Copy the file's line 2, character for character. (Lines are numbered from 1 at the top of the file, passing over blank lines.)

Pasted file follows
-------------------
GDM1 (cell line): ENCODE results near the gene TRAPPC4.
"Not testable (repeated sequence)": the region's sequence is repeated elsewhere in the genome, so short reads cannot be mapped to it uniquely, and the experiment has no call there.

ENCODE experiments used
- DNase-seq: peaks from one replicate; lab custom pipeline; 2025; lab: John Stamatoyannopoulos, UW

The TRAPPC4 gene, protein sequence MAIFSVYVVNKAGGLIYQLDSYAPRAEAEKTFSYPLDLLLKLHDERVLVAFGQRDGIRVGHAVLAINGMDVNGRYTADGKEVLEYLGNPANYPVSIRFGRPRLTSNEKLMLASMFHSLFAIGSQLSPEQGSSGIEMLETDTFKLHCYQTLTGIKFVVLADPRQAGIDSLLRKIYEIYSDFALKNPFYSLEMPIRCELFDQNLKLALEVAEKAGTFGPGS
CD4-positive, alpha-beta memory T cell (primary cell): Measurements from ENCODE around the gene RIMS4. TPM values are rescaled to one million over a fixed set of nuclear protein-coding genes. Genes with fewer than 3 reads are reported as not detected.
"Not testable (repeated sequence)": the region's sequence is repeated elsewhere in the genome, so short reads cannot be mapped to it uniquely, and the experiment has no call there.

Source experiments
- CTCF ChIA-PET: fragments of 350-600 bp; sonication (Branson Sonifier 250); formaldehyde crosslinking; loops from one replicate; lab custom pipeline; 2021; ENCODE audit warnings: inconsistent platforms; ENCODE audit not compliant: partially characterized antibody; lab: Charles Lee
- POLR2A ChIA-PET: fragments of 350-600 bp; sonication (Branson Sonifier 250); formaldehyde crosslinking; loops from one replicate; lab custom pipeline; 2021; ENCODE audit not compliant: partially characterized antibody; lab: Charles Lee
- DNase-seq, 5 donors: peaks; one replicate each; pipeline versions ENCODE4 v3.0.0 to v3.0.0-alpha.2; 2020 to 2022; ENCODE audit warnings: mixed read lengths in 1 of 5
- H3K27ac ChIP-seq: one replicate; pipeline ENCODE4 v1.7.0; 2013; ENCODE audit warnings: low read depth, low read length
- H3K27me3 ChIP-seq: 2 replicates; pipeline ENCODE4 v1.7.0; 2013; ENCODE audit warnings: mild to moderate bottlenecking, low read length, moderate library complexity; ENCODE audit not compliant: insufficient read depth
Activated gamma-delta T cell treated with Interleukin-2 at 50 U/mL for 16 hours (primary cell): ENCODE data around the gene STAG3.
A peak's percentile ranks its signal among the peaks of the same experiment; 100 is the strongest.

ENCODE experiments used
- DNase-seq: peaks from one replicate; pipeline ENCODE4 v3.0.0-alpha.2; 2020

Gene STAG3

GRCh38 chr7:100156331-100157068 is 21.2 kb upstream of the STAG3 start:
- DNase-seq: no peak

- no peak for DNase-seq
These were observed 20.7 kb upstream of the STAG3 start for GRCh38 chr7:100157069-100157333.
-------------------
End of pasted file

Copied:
"Not testable (repeated sequence)": the region's sequence is repeated elsewhere in the genome, so short reads cannot be mapped to it uniquely, and the experiment has no call there.